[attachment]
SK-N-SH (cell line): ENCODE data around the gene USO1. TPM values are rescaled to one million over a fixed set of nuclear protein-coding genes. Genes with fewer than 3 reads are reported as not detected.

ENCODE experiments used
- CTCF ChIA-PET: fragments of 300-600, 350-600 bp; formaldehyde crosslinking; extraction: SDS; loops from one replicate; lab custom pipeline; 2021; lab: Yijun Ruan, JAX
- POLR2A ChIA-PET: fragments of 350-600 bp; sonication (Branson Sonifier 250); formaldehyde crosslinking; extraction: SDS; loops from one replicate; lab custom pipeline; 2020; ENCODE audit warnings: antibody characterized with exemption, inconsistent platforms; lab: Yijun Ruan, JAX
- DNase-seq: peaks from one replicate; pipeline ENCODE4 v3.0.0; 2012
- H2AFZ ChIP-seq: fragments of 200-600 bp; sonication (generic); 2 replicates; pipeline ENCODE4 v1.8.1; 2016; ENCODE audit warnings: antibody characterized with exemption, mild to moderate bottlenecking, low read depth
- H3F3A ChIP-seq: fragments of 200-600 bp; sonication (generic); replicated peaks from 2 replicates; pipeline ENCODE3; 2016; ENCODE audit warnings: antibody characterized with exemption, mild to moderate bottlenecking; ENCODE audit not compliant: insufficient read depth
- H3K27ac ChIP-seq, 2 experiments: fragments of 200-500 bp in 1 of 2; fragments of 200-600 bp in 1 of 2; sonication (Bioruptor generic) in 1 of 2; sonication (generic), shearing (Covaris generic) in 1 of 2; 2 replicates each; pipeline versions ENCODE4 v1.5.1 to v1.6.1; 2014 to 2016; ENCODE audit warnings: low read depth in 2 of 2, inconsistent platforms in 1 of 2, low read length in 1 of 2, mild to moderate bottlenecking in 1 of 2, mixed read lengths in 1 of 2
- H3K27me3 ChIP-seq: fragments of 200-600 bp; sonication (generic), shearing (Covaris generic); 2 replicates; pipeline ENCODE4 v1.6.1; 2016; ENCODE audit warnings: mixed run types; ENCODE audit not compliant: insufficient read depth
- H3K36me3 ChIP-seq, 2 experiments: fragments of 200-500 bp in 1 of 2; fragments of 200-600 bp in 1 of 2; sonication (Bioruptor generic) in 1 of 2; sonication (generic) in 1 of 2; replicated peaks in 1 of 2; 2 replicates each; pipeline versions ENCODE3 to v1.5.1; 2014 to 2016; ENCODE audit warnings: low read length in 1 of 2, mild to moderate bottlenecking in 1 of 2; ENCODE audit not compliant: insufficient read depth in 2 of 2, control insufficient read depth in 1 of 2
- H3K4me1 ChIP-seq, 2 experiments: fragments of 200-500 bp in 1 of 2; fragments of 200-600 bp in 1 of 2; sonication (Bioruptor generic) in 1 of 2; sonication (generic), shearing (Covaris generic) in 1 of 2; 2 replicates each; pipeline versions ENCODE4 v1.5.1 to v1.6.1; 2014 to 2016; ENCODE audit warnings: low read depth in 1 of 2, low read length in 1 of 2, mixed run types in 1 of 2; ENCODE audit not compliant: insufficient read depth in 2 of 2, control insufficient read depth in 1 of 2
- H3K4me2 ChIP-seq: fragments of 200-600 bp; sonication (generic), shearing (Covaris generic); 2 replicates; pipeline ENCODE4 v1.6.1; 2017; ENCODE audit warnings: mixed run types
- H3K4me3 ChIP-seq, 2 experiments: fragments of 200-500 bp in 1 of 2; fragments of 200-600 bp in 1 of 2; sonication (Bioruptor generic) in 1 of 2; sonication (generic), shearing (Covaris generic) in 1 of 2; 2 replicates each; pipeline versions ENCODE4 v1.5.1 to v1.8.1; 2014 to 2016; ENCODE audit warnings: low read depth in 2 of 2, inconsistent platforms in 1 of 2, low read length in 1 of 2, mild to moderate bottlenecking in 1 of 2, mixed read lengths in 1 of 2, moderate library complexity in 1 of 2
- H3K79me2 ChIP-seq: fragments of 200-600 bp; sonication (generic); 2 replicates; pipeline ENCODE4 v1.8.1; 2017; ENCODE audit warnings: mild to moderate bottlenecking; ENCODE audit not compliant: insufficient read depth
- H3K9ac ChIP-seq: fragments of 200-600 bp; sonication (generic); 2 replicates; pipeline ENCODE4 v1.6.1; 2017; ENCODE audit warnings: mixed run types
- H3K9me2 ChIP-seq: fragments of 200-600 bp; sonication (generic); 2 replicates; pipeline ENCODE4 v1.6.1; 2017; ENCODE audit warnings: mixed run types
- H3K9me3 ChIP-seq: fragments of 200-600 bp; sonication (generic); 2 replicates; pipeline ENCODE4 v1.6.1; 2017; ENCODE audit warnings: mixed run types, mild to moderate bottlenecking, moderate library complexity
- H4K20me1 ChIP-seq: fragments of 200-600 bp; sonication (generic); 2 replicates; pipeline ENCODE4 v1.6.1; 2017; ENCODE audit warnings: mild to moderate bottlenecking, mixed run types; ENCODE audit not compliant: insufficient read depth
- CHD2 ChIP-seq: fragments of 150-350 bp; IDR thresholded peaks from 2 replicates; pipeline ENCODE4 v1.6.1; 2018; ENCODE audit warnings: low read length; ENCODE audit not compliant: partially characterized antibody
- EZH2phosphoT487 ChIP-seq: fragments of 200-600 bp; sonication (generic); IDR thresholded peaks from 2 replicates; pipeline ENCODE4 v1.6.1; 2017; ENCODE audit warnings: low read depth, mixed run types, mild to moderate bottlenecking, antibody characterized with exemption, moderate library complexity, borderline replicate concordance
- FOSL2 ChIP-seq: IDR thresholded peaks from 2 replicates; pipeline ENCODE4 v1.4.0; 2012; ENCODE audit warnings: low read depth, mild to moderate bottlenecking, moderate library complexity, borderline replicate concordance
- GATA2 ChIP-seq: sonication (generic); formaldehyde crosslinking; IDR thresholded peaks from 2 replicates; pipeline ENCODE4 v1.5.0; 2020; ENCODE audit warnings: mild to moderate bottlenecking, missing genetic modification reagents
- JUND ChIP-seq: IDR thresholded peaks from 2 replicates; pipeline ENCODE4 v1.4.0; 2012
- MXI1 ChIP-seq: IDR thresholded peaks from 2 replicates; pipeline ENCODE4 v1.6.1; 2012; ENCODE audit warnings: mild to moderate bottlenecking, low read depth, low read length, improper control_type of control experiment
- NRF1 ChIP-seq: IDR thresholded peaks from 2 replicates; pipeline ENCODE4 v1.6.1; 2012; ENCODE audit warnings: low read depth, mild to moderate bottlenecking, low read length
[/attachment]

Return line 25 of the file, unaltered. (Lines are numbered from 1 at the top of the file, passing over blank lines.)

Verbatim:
- NRF1 ChIP-seq: IDR thresholded peaks from 2 replicates; pipeline ENCODE4 v1.6.1; 2012; ENCODE audit warnings: low read depth, mild to moderate bottlenecking, low read length